Whether the developers who create the questionable add-ons, or the people who use them to watch copyrighted content without permission, are in violation of any laws is another big question. Copyright holders would certainly say yes. And while users may think that because they’re not downloading content — just streaming it online — they aren’t violating copyright law, that’s not how many legal agencies see things.
In fact, through some probable collaboration, Internet Service Providers now make a habit of sending alarming letters to customers who appear to be engaged in questionable streaming on Kodi. (ISP tracking is routine all around these days, but can be prevented by using a VPN with Kodi, or anytime you’re online, to hide your IP address.)
So can you get in trouble for using Kodi to stream copyrighted content? The short answer is yes. If someone wanted to push it, you probably could. However, it can be difficult to pinpoint the precise offense per today’s laws. Plus, simply locating violators can be a headache, as most developers use screen names and users who take steps to stay anonymous and secure when using Kodi can’t be tracked at all.
Legal Or Illegal? The Debate Continues
Is Kodi legal? The answer depends on how it’s used, and how much liability one places on the technology itself.
Interestingly, the fact that Kodi is a “blank slate” platform is used as an argument for both its legality and illegality. As a blank slate, opponents argue, Kodi makes it too easy for users to stream copyrighted content without the copyright holder’s permission. But, as a blank slate, it isn’t any more responsible for improper use than, say, YouTube, the other side maintains.
Further in support of Kodi being legal: It doesn’t host any content, and the Kodi Foundation doesn’t profit from it. It’s open-source and operates under a General Public License that guarantees the freedom to use, copy, and modify the software. Kodi is protected by the Communications Decency Act, and Team Kodi does remove add-ons that facilitate illegal streaming from the official repository.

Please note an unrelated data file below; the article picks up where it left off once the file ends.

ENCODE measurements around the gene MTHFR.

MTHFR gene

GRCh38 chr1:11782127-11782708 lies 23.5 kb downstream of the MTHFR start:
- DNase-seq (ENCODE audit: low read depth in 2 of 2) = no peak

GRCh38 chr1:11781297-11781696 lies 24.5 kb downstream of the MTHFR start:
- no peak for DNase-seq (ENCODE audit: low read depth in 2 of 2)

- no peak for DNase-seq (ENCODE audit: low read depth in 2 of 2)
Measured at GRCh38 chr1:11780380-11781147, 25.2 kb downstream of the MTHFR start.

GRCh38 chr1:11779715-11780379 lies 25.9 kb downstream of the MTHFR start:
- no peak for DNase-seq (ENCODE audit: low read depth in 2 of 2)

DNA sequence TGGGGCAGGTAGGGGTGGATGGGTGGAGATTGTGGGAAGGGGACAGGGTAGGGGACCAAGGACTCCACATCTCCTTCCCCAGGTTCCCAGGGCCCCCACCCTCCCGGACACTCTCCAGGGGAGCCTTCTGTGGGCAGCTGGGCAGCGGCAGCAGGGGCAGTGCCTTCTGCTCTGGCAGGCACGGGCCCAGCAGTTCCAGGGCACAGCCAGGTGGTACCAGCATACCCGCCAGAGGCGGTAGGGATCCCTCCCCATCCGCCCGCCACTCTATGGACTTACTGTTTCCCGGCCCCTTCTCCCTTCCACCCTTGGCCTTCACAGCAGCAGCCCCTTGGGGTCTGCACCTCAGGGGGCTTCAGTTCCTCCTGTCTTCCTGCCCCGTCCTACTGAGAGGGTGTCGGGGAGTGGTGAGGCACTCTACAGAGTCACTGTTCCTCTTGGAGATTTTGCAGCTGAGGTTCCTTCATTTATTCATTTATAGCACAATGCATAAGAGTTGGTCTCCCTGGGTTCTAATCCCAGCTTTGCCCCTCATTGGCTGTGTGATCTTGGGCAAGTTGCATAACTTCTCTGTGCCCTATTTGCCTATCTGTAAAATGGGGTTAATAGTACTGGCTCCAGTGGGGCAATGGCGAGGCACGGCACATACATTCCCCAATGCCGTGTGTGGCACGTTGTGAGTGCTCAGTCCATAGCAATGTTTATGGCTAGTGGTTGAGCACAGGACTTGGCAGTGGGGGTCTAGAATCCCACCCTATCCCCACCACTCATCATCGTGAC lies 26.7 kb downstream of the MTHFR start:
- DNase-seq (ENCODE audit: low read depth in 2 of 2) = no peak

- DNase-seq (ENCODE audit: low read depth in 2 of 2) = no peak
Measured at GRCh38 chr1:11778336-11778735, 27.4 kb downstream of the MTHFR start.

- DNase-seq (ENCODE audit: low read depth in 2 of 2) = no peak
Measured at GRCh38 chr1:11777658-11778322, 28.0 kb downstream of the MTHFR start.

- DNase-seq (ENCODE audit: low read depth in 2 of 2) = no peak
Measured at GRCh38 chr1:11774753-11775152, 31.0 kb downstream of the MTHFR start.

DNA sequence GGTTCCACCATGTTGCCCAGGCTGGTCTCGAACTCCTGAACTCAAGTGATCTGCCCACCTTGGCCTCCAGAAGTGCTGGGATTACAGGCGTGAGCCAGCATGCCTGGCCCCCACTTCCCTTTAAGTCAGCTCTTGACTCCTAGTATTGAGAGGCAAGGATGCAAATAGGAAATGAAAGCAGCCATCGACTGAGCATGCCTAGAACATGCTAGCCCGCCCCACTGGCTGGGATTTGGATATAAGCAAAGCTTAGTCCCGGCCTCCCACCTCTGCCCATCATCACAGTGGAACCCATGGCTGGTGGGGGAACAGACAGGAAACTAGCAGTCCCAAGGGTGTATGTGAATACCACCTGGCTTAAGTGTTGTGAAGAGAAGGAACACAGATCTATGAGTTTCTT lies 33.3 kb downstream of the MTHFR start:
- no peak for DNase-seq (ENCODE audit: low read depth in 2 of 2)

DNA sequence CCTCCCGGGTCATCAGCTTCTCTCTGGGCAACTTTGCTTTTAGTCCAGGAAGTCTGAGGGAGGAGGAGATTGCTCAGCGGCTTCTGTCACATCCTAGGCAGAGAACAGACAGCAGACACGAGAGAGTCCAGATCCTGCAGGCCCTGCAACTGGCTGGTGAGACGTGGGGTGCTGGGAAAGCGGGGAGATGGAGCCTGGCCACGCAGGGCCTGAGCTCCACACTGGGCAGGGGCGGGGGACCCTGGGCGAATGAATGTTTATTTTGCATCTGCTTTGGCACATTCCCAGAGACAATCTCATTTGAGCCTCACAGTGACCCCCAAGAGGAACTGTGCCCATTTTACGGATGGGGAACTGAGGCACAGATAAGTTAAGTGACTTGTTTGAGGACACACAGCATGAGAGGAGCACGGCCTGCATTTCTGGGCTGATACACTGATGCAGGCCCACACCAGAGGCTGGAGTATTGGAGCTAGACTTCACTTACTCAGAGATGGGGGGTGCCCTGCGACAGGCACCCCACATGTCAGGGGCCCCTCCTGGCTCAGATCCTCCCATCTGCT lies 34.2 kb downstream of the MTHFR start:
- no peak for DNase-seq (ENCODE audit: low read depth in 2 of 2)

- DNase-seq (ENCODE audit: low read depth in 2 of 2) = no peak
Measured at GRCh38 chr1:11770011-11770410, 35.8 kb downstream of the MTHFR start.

On the other side, many argue the Kodi Foundation’s official stance against illegal streaming is more words than action, and that it doesn’t make an honest effort to stamp out all third-party add-ons that facilitate copyright violation. And so, the debate about Kodi’s legality goes on, with no real end in sight.
Is Kodi Safe?
Unfortunately, by itself, Kodi is not safe. There are a number of known security vulnerabilities on Kodi that leave users open to getting hacked. That includes getting system-wide viruses, as well as privacy breaches whereby Kodi users’ personal information is stolen. A recent post on the official Kodi website acknowledged the problem:
Over the past few years it’s become clear that many users have been watching pirated content using unofficial and unsupported add-ons … and they are installing add-on repositories whose trustworthiness is questionable, leaving themselves open to numerous security exploits.
Most of the attacks are what’s called “man-in-the-middle” attacks. That’s when a hacker breaks into the connection between you and Kodi. From there, the attacker can wreaks havoc, with the potential to see all your personal data and corrupt your network.